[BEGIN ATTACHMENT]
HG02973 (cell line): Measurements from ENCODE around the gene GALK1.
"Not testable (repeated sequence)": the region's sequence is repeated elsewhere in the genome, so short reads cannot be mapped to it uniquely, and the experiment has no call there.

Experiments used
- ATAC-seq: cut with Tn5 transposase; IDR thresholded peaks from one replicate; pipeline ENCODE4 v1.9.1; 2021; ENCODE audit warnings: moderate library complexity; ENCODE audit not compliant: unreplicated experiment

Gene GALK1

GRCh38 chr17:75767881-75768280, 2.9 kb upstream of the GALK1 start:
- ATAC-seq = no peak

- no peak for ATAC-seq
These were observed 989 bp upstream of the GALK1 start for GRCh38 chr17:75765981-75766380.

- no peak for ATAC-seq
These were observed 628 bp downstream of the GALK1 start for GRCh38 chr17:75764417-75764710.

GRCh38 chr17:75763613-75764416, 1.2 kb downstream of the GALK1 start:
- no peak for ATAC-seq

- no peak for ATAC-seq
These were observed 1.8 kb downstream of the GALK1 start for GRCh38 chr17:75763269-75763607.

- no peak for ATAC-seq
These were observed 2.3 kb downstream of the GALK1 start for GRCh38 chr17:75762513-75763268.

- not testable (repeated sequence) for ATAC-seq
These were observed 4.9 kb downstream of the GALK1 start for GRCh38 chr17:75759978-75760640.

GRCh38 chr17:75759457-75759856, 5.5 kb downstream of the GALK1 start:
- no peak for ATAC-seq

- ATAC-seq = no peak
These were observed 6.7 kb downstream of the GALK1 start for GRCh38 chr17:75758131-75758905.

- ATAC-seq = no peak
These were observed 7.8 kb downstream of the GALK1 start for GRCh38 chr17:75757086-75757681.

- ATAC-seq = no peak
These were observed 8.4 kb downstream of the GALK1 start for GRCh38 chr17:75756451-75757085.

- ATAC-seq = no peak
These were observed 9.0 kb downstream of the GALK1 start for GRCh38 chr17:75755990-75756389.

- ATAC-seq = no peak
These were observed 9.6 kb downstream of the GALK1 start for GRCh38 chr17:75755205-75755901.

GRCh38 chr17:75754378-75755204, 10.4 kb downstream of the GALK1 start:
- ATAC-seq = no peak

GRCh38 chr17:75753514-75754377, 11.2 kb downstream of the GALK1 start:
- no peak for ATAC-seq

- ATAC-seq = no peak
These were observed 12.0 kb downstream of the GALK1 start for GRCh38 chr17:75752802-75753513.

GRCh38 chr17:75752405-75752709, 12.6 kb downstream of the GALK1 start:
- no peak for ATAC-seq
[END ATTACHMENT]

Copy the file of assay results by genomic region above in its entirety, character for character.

HG02973 (cell line): Measurements from ENCODE around the gene GALK1.
"Not testable (repeated sequence)": the region's sequence is repeated elsewhere in the genome, so short reads cannot be mapped to it uniquely, and the experiment has no call there.

Experiments used
- ATAC-seq: cut with Tn5 transposase; IDR thresholded peaks from one replicate; pipeline ENCODE4 v1.9.1; 2021; ENCODE audit warnings: moderate library complexity; ENCODE audit not compliant: unreplicated experiment

Gene GALK1

GRCh38 chr17:75767881-75768280, 2.9 kb upstream of the GALK1 start:
- ATAC-seq = no peak

- no peak for ATAC-seq
These were observed 989 bp upstream of the GALK1 start for GRCh38 chr17:75765981-75766380.

- no peak for ATAC-seq
These were observed 628 bp downstream of the GALK1 start for GRCh38 chr17:75764417-75764710.

GRCh38 chr17:75763613-75764416, 1.2 kb downstream of the GALK1 start:
- no peak for ATAC-seq

- no peak for ATAC-seq
These were observed 1.8 kb downstream of the GALK1 start for GRCh38 chr17:75763269-75763607.

- no peak for ATAC-seq
These were observed 2.3 kb downstream of the GALK1 start for GRCh38 chr17:75762513-75763268.

- not testable (repeated sequence) for ATAC-seq
These were observed 4.9 kb downstream of the GALK1 start for GRCh38 chr17:75759978-75760640.

GRCh38 chr17:75759457-75759856, 5.5 kb downstream of the GALK1 start:
- no peak for ATAC-seq

- ATAC-seq = no peak
These were observed 6.7 kb downstream of the GALK1 start for GRCh38 chr17:75758131-75758905.

- ATAC-seq = no peak
These were observed 7.8 kb downstream of the GALK1 start for GRCh38 chr17:75757086-75757681.

- ATAC-seq = no peak
These were observed 8.4 kb downstream of the GALK1 start for GRCh38 chr17:75756451-75757085.

- ATAC-seq = no peak
These were observed 9.0 kb downstream of the GALK1 start for GRCh38 chr17:75755990-75756389.

- ATAC-seq = no peak
These were observed 9.6 kb downstream of the GALK1 start for GRCh38 chr17:75755205-75755901.

GRCh38 chr17:75754378-75755204, 10.4 kb downstream of the GALK1 start:
- ATAC-seq = no peak

GRCh38 chr17:75753514-75754377, 11.2 kb downstream of the GALK1 start:
- no peak for ATAC-seq

- ATAC-seq = no peak
These were observed 12.0 kb downstream of the GALK1 start for GRCh38 chr17:75752802-75753513.

GRCh38 chr17:75752405-75752709, 12.6 kb downstream of the GALK1 start:
- no peak for ATAC-seq